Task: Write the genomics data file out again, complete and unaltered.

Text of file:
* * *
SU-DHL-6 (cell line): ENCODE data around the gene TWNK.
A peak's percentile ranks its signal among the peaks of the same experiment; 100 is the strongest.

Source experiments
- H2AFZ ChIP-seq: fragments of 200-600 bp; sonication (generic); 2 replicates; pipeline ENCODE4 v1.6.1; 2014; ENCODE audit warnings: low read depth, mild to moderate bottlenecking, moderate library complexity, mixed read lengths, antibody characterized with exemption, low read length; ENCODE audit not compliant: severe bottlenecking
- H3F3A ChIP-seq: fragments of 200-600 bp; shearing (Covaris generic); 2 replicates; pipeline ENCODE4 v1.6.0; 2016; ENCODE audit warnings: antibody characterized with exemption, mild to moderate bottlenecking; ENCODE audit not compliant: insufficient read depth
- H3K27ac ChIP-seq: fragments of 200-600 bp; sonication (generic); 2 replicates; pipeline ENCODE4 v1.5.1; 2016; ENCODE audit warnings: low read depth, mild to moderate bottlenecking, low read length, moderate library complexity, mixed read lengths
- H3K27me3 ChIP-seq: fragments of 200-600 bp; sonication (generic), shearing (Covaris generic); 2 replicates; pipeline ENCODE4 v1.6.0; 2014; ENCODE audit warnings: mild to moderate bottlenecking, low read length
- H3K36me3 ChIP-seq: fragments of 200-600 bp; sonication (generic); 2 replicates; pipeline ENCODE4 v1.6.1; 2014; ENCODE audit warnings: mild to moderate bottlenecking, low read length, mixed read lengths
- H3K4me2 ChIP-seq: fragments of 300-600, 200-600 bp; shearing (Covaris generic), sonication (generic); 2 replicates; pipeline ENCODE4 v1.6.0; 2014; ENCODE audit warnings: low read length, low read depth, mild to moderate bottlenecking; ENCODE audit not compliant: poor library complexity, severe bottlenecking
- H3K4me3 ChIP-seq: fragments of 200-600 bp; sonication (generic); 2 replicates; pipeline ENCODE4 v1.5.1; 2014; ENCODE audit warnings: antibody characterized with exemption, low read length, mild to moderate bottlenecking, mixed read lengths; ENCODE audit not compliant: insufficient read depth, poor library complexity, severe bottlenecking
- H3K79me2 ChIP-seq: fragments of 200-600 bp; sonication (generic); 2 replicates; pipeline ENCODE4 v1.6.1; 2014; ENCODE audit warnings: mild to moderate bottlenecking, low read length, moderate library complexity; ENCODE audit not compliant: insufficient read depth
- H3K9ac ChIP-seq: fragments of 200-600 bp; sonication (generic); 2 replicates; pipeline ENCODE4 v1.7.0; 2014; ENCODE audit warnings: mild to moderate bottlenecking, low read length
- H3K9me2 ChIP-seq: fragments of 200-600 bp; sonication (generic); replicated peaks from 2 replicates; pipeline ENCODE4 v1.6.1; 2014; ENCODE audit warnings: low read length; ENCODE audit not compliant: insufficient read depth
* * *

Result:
SU-DHL-6 (cell line): ENCODE data around the gene TWNK.
A peak's percentile ranks its signal among the peaks of the same experiment; 100 is the strongest.

Source experiments
- H2AFZ ChIP-seq: fragments of 200-600 bp; sonication (generic); 2 replicates; pipeline ENCODE4 v1.6.1; 2014; ENCODE audit warnings: low read depth, mild to moderate bottlenecking, moderate library complexity, mixed read lengths, antibody characterized with exemption, low read length; ENCODE audit not compliant: severe bottlenecking
- H3F3A ChIP-seq: fragments of 200-600 bp; shearing (Covaris generic); 2 replicates; pipeline ENCODE4 v1.6.0; 2016; ENCODE audit warnings: antibody characterized with exemption, mild to moderate bottlenecking; ENCODE audit not compliant: insufficient read depth
- H3K27ac ChIP-seq: fragments of 200-600 bp; sonication (generic); 2 replicates; pipeline ENCODE4 v1.5.1; 2016; ENCODE audit warnings: low read depth, mild to moderate bottlenecking, low read length, moderate library complexity, mixed read lengths
- H3K27me3 ChIP-seq: fragments of 200-600 bp; sonication (generic), shearing (Covaris generic); 2 replicates; pipeline ENCODE4 v1.6.0; 2014; ENCODE audit warnings: mild to moderate bottlenecking, low read length
- H3K36me3 ChIP-seq: fragments of 200-600 bp; sonication (generic); 2 replicates; pipeline ENCODE4 v1.6.1; 2014; ENCODE audit warnings: mild to moderate bottlenecking, low read length, mixed read lengths
- H3K4me2 ChIP-seq: fragments of 300-600, 200-600 bp; shearing (Covaris generic), sonication (generic); 2 replicates; pipeline ENCODE4 v1.6.0; 2014; ENCODE audit warnings: low read length, low read depth, mild to moderate bottlenecking; ENCODE audit not compliant: poor library complexity, severe bottlenecking
- H3K4me3 ChIP-seq: fragments of 200-600 bp; sonication (generic); 2 replicates; pipeline ENCODE4 v1.5.1; 2014; ENCODE audit warnings: antibody characterized with exemption, low read length, mild to moderate bottlenecking, mixed read lengths; ENCODE audit not compliant: insufficient read depth, poor library complexity, severe bottlenecking
- H3K79me2 ChIP-seq: fragments of 200-600 bp; sonication (generic); 2 replicates; pipeline ENCODE4 v1.6.1; 2014; ENCODE audit warnings: mild to moderate bottlenecking, low read length, moderate library complexity; ENCODE audit not compliant: insufficient read depth
- H3K9ac ChIP-seq: fragments of 200-600 bp; sonication (generic); 2 replicates; pipeline ENCODE4 v1.7.0; 2014; ENCODE audit warnings: mild to moderate bottlenecking, low read length
- H3K9me2 ChIP-seq: fragments of 200-600 bp; sonication (generic); replicated peaks from 2 replicates; pipeline ENCODE4 v1.6.1; 2014; ENCODE audit warnings: low read length; ENCODE audit not compliant: insufficient read depth